Degu

Basic Information:

Scientific Name: Octodon degus

Habitat: Degus are found along coastal and central scrubland on the lower western slope of the Andes Mountains of Chile.

Diet: Degus are strictly herbivores. They feed on the leaves, bark, and shrub, grass, and thistle seeds.

Size: 0.5 to 0.6 feet long

Weight: 0.6 to 1.1 pounds

Lifespan: 6 to 8 years

Distribution Map:

I.U.C.N. Conservation Status:

What does this mean?

Least Concern – a species determined by the International Union for Conservation of Nature (I.U.C.N.) to be pervasive, abundant, and thriving.

Our Degus:

Betty White* (Female) – Estimated Date of Birth August 2021
Bea Arthur (Female) – Estimated Date of Birth August 2021
Rue (Female) – Estimated Date of Birth August 2021

*Betty White is a blue pied degu.

About Degus:

Degus are a diurnal rodent endemic to central Chile and are named after the local indigenous word for “mouse.” They are a very social species and live in groups of up to 10 individuals where they sleep, play, groom, and forage with each other. They are known to communicate within the group using a wide variety of noises. These communities allow the degus to work together to watch for predators, thereby removing the need for a single degu to bear the entire responsibility. They are also a very intelligent species and are one of the first species outside of apes and birds recorded using tools (in the case of the experiment, they used “rakes” to get food that they otherwise wouldn’t have been able to). To learn more about the Japanese experiment that observed this behavior, Click Here!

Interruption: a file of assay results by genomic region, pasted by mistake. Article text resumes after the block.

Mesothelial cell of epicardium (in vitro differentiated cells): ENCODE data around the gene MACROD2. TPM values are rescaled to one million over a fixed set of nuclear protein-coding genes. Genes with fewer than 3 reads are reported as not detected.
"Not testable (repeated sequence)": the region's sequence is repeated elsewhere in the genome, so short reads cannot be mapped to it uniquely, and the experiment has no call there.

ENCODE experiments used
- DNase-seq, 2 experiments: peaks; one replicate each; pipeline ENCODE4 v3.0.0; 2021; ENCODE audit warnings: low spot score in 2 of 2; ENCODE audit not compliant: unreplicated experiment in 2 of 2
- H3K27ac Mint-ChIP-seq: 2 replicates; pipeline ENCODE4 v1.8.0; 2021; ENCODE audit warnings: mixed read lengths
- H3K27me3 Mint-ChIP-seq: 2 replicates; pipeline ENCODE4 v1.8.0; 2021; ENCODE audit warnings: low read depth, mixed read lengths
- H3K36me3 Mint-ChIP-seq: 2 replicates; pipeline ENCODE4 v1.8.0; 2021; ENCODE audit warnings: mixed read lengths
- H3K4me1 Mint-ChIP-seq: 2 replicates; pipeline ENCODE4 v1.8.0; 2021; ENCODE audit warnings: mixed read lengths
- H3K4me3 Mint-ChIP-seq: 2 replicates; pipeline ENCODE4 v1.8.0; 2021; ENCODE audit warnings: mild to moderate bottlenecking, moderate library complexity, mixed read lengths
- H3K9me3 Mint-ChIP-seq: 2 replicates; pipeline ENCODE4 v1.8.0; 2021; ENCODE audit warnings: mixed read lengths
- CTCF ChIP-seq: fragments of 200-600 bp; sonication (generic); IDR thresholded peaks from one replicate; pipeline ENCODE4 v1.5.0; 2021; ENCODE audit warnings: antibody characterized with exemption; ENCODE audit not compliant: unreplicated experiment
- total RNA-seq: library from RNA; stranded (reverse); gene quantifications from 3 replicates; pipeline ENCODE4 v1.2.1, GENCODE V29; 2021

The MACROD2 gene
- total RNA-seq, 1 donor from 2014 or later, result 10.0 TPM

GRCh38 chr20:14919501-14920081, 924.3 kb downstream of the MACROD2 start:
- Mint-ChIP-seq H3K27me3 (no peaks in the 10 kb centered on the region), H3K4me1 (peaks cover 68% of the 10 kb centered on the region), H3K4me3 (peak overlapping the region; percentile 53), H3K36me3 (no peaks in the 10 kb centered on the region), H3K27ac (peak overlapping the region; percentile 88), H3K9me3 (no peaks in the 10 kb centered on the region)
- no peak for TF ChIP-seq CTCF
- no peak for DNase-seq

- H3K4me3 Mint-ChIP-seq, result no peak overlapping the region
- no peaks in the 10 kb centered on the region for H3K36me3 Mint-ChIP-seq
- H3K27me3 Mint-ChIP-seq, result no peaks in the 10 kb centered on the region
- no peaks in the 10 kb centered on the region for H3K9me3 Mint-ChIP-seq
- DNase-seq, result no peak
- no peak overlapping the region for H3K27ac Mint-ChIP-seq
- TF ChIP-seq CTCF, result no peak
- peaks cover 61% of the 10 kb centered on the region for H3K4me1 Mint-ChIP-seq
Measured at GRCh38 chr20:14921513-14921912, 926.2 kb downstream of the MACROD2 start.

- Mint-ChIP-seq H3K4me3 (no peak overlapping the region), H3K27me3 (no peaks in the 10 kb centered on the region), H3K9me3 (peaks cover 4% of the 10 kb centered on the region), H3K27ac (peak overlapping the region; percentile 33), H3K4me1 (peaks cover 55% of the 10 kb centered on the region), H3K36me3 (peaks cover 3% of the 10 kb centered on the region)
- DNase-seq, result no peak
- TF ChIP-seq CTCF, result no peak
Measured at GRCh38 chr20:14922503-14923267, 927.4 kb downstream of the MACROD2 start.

Did You Know?!

  • Degus are social and tend to live in groups of one to two males and two to five related females. Females help to raise each other’s young.
  • Degus are highly vocal and use various calls to communicate with one another.
  • A degu’s vision is very important in their avoidance of predators and in foraging. It has been shown that degus are able to see ultraviolet wavelengths!
  • Degus have an interesting way of escaping predators. If the tail is caught, a degu may spin until the skin comes loose or tail comes off.
  • Degus are capable of understanding the time of day and are capable of developing their own daily (and nightly) schedules. 
  • Degus are so social, that they are capable of experiencing separation anxiety. They can also develop symptoms close to ADHD and Alzheimer’s.  
  • Mother degus are known to nest with each other and help care for and raise each other’s young. 

The Utica Zoo will be closed at 1:00pm on 8/3 for BREWFEST and will reopen with normal hours on 8/4!